Does God Instruct us to Love and Hate?

Romans 12:9 “Let love be genuine. Abhor what is evil; hold fast to what is good.”

The question is whether God instructs us to love and hate. Or in other words, can we express ‘love’ whilst also expressing ‘hatred’? This depends on the context in which we ask the question. If we are all in heaven where there is no sin, then clearly hate doesn’t even come onto the scene. However we are not in heaven. We are living in a sin-crippled world. Therefore the answer is a resounding YES! God instructs us to both love and hate – love what God commands and instructs in the Bible and hate any rebellion against that, namely sin. We cannot love others if we don’t hate the sin that is crippling their lives, not to mention our own! Just a quick distinction here – we are to always love others as God has loved us – that is treasuring the person but hating the sin. We must be careful to not focus our hatred on the person as opposed to the sin that is stopping them enjoying a more open relationship with God.

Romans 12:3-21 goes a long way to explaining how Christians are to behave and serve one another in the church. It starts off by highlighting that we are to serve humbly, thinking of ourselves with sober judgment. The spiritual gifts we exercise are not a result of our ‘holiness’ or ‘good efforts’ but by God’s grace alone. That being the case, people are not allowed to think highly of themselves no matter what roles they may have in the church. It’s God who receives all credit and glory… as He always should!

Then we come to verse 9, which if we peel away the layers, is a profound collection of words! “Let love be genuine”. In other words, don’t be hypocritical in how we love others. Jesus hated this. He often accused the Pharisees of being hypocrites or “white-washed tombs” because they were experts in pointing out the faults of others in order to elevate themselves in their self-proclaimed “honour” system. If they could shut the mouth of others, they automatically elevated themselves in society. No wonder they didn’t like Jesus. Their mouths were the ones that were slammed shut when they tried to challenge Him!

Then Paul continues with what it is to love… “Abhor what is evil; hold fast to what is good”. Biblical, godly love is two things. Holding fast to what God declares right in the Bible and abhorring what goes against that, or in other words, hating evil. To love what God loves, to live how God wants us to live, is to HATE sin. If we don’t hate sin, then we can’t love. You cannot love both God’s righteousness and sin/evil – that’s what’s mutually exclusive. We cannot live for ourselves and this world and also live for God. They are opposed to each other.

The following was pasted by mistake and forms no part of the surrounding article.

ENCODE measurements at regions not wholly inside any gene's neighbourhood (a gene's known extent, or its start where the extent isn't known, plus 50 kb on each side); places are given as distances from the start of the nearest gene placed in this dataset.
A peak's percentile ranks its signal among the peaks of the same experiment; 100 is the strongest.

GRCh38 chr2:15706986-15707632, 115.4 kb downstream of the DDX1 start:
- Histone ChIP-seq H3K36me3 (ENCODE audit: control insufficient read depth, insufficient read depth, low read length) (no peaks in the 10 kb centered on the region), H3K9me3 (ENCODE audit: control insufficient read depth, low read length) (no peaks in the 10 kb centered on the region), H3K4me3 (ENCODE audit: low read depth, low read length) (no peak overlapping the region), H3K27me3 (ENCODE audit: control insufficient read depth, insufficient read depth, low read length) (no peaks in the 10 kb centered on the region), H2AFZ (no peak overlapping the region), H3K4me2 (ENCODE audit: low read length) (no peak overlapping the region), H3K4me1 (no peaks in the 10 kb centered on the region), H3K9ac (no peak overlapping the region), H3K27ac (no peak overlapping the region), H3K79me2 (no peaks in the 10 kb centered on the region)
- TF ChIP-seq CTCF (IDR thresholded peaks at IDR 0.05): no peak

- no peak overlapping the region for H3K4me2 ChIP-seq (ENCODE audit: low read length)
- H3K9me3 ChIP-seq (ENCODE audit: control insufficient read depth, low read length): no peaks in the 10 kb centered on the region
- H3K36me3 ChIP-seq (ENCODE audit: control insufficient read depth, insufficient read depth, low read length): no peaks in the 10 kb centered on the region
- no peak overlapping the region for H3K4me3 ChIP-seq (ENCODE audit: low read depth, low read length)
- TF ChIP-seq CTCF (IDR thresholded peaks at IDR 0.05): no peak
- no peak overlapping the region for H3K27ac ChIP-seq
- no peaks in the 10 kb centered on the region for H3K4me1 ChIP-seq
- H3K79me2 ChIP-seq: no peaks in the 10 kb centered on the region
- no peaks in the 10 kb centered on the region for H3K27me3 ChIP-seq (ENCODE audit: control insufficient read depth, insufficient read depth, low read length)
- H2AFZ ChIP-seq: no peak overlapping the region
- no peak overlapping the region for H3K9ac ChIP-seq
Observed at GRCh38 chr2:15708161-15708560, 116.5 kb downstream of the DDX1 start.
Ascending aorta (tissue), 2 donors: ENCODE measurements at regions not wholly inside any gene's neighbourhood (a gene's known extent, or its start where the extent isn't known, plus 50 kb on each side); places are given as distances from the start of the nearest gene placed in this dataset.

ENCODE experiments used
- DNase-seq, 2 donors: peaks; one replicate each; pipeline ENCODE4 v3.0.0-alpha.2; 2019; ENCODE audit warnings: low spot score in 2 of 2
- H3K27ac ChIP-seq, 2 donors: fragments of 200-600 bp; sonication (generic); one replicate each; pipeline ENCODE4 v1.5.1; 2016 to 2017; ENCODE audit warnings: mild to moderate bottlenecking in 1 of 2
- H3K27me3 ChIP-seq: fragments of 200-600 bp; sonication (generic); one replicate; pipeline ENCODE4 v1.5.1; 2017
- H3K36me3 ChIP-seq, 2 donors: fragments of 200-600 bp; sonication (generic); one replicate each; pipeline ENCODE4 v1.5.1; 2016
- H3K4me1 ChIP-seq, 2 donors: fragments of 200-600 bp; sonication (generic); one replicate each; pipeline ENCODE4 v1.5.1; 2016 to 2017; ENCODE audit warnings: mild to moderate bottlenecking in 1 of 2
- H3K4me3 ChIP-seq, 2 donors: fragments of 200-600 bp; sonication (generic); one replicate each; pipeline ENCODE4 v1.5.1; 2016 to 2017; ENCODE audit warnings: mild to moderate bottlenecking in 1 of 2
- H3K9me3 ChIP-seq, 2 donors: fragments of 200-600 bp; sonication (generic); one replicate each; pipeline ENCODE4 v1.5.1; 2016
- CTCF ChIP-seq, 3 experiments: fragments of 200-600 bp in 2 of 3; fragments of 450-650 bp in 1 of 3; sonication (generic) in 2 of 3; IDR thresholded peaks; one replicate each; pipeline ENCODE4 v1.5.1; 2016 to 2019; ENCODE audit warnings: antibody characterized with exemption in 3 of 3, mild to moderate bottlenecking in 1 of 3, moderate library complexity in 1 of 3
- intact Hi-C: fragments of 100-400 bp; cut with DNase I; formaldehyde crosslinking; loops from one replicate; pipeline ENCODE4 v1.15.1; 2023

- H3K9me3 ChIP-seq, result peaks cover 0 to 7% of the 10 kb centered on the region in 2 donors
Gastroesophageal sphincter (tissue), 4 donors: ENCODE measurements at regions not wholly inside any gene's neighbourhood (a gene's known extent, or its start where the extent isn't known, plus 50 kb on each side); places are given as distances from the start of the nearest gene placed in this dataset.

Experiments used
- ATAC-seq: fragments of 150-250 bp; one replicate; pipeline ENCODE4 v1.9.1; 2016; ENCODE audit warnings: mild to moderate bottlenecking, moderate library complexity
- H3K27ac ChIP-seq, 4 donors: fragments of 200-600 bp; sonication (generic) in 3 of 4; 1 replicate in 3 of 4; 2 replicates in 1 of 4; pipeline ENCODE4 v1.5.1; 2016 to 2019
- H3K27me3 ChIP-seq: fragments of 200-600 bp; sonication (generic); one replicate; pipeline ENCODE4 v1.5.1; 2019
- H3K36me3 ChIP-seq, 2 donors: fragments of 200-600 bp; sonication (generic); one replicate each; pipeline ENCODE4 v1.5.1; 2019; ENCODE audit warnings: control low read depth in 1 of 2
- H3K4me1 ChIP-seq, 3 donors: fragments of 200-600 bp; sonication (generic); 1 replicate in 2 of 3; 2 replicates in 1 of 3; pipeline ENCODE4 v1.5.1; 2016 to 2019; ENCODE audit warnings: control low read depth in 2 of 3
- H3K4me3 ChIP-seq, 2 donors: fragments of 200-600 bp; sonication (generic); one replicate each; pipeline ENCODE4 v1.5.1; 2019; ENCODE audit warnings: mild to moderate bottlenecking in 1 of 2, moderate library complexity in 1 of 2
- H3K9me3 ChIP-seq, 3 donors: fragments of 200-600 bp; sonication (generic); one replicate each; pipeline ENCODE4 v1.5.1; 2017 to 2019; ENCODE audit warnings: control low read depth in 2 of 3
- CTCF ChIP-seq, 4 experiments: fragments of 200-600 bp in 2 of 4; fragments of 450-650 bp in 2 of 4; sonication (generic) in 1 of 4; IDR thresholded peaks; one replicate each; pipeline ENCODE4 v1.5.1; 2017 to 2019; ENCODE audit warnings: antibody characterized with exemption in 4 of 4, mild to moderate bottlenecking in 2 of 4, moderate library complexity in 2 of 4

So in our families and churches let’s strive to do two things:

1) Let our love be genuine and not hypocritical. Let’s focus first on ourselves before nitpicking others. In doing so we will be in a better position to graciously and humbly lead others back onto the right path rather than slamming them over the head with a legalistic rod or feeding our own pride and self -righteousness. How much more would marriages thrive, let alone divorce rates drop, if married couples took the approach of looking at themselves before nitpicking their spouse. When we realise and acknowledge how much we struggle with sin and how much we need God’s grace and mercy in our own lives, we will more likely deal with others with an attitude of wanting to see them reconciled and restored with God, not elevating our own status or self worth. If not, then we don’t truly understand the Gospel message, let alone realise how sinfully depraved we are!

2) But that doesn’t mean that we don’t protect ourselves and the church from sin. Sin is not to be taken lightly. God says to abhor evil. To hate it! Sin must not be allowed to fester in the church. A church culture that strives to expose sin with the attitude of reconciliation and restoration is crucial to a healthy and unified church. This doesn’t mean we need to necessarily tell every one of our struggles; however we should share our struggles with those people we trust so that we can receive the help we all need to turn from our sinful desires and embrace what God provides us in His righteousness. However, we mustn’t forget change takes time. We all struggle with sin. To deny this is to deceive ourselves. So we mustn’t let shame or guilt lead us to giving up. Rather, we need to take God’s gracious hand, walking the path of restoration with Him.

This tension is challenging. The church will at times sway too much towards accepting sinful practices under the disguise of ‘tolerance’ to being too legalistic and ungracious. We need to balance both love and truth. Without both, change will not happen, and Christ will not be glorified in our lives and the church.

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